My groove has returned

Walkerton to Millgrove. DAY: 173.55km. ODO: 3,822km. AVS: 23.5km/h. MXS: 60.0km/h. ATM: 7:22:28.

Well, as it turns out, this was actually quite a nice night. As it was warm with no sign of rain, I left the fly off the tent so that I could drift off to sleep with full view of the moon, stars and pre-pubescent serial killers.

The Saugeen River, beside which I am camped, is one of those meandering watercourses that moves along swiftly but soundlessly. Just downstream from me, however, there is a narrowing of the river and a small rapid. As a result, the water slows beside my site and pools, causing it to swirl into itself, creating a gentle gurgling. There was a light mist hovering over the river, and I was awake to see the sunrise filtering through the trees.

As I was still not inclined to drink the local tapwater, I skipped breakfast and decided to grab tea and a snack in Hanover, just up the road, in one of those quaint, small-town family run diners. However, upon arrival in town, I found that I had a choice of three “sports bars”, or Tim Horton’s. While I try to avoid Tim’s, it usually has the least offensive form of fast food, so I went there. Amazingly, there were more insects (houseflies) flying around the restaurant than there had been in my campsite, including a number using the doughnuts as rest stops. Apparently there isn’t a large pool of available labour in Hanover, as none of the employees appeared to be under the age of 90. I practically had to shout my order to the nearly deaf woman behind the counter (tea and a bagel with herb and garlic cream cheese), but ended up with hot chocolate and plain cheese.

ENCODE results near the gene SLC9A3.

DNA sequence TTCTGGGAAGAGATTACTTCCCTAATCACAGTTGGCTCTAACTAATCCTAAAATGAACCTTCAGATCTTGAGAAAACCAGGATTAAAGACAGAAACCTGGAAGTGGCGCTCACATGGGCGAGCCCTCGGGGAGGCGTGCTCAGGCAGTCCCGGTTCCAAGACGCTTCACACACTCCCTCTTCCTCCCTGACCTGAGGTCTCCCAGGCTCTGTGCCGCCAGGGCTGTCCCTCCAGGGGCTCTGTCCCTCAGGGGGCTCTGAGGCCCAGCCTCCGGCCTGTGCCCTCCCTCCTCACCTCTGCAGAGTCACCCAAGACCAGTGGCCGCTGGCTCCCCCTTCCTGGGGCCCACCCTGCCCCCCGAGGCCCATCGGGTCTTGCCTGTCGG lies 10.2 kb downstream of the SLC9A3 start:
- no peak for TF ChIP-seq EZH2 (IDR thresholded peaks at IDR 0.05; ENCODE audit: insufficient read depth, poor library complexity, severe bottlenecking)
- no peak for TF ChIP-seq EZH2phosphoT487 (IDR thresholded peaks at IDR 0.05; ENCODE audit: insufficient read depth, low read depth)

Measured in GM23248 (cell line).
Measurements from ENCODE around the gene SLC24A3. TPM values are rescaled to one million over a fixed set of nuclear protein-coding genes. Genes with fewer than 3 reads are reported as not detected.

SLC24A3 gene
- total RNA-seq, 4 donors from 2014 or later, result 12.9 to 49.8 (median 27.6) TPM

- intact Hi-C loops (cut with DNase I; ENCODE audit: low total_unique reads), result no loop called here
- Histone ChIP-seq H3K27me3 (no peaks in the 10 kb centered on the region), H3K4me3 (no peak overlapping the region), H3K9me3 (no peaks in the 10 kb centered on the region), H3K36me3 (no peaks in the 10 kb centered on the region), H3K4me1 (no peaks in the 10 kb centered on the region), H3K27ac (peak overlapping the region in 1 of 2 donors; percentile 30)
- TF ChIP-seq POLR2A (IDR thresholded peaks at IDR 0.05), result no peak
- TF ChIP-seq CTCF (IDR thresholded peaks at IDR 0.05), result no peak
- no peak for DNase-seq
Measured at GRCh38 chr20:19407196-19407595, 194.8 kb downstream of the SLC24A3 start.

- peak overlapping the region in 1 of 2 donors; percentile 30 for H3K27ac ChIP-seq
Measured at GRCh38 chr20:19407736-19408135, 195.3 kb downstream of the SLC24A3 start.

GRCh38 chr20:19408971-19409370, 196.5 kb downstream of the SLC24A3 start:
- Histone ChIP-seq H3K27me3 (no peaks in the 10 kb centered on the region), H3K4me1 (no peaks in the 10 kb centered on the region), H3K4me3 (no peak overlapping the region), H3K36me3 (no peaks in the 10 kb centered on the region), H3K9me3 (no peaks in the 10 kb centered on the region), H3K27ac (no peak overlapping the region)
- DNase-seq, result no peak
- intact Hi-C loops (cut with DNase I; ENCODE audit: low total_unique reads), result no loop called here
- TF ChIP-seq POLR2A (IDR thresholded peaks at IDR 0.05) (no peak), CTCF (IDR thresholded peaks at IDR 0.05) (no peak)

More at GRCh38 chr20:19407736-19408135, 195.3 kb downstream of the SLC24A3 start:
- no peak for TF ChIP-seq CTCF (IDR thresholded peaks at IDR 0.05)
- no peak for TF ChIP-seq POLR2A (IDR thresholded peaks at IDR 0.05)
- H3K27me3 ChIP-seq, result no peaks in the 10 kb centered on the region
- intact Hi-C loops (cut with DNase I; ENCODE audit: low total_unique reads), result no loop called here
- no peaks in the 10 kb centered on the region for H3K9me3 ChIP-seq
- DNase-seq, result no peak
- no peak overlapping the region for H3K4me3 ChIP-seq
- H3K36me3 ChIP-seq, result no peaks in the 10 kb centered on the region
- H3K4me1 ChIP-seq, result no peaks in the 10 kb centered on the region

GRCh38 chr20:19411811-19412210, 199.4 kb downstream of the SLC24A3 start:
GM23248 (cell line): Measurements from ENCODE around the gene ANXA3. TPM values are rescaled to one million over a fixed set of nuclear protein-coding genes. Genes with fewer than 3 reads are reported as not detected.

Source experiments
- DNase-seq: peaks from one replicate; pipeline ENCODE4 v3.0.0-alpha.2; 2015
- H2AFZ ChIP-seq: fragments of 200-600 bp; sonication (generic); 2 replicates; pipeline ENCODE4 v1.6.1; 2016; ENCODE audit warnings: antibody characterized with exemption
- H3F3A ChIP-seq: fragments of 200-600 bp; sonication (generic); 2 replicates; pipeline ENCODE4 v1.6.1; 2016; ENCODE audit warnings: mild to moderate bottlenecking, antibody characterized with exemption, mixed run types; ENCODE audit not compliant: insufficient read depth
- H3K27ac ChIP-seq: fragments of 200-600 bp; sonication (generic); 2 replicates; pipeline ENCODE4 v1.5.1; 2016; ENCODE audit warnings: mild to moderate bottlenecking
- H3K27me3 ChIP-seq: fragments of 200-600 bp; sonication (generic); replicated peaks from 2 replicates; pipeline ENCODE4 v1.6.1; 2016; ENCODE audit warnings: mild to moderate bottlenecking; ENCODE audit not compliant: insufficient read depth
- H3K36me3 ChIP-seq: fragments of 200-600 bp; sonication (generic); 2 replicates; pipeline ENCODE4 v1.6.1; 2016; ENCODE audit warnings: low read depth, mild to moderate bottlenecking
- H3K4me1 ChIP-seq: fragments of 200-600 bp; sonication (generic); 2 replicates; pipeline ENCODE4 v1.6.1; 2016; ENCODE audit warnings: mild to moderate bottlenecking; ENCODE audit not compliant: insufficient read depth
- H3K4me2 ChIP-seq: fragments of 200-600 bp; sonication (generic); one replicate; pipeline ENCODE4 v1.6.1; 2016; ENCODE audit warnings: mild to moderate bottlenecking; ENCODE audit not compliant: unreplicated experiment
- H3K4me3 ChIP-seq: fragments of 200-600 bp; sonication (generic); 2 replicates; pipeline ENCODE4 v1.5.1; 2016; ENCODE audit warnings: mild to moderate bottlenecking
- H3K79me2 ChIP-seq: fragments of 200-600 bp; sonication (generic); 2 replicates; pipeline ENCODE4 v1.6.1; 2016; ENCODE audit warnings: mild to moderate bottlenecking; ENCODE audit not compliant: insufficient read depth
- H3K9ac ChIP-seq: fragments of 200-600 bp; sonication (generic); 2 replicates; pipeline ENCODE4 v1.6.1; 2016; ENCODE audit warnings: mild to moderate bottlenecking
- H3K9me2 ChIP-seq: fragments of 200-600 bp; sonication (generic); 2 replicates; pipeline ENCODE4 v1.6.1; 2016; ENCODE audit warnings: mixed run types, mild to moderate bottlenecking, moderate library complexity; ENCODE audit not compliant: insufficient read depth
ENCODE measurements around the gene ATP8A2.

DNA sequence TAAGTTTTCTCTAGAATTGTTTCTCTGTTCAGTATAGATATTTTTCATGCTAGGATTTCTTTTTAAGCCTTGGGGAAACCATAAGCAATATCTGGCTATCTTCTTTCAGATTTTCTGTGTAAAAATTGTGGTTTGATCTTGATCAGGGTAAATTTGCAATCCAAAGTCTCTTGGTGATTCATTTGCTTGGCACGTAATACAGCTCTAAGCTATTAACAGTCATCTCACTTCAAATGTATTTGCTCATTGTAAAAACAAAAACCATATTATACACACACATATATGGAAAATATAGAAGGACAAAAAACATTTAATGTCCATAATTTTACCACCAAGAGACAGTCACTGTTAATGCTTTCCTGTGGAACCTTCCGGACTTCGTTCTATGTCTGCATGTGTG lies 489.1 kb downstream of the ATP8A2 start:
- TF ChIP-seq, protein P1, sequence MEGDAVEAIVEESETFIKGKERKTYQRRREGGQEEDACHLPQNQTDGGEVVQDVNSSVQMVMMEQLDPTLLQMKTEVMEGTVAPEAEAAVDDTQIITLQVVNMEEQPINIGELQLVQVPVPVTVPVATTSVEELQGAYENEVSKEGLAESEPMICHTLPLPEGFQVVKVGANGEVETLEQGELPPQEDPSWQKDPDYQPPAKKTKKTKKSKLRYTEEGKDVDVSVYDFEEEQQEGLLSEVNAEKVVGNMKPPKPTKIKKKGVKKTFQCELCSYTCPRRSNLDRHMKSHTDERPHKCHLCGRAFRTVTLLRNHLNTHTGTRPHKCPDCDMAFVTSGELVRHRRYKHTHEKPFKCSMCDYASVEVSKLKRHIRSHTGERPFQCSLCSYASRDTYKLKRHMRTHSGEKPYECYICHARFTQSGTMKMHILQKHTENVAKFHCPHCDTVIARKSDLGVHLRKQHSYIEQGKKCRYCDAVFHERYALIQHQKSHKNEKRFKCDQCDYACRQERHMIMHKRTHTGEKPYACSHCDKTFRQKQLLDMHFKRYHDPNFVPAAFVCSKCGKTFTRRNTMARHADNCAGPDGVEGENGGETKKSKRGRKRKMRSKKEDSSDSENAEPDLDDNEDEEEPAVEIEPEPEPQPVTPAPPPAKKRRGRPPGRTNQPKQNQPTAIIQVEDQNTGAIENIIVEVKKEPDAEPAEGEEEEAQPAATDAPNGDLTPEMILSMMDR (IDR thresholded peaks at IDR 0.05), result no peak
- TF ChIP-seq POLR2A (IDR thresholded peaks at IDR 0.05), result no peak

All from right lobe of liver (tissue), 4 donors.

Then I started riding. Since leaving Winnipeg, I have not been feeling strong, and have been tiring after about 75km, but today I felt that my energy had returned. I took almost all secondary highways, through towns that were often nothing more than a couple of farmhouses and an old church. After 173+km (my longest day yet), I decided that I should not push on to Hamilton, as I was already feeling like I’d exceeded my blood sugar limit, so I stopped at a campground slightly north of the city.

It is one of those “alternative lifestyle” campgrounds, which (besides being cheaper) I thought might have a lower incidence of noise. They seem to have three kinds of clientele: the weekenders, the seasonals, and the just plain bonkers. This being midweek, everyone else there was seasonal, meaning that for $2100 a year, they get unlimited access, including water and hydro.

The people who run the place were very friendly and kind, and charged me for a tent site but gave me a small rustic cabin at no extra charge, claiming that anyone that cycled that far deserved it. How could I argue? The only drawback is that the cabin is quite close to one of the aforementioned bonkers types. He is a guy from Florida, probably a little older than I, who owns a trailer that he is sharing with his Aunt Mildred (and that’s not the name of his persian cat). He’s a bit of a walking stereotype (or amalgamation of stereotypes), none of which are relevant to the 21st century.

As soon as I arrived, he was over to talk. Like many of his socio-economic position (who all too often turn out to be Americans, I regret to say), he has too much money, too few brains, and an overabundance of socially-aggressive arrogance (not that I’ve formulated an opinion or anything). In the first 24 hours that I was there, I think he called me “dude” at least 100 times.

I was pretty tired, so I had a shower, consumed a large quantity of pasta and went to bed.

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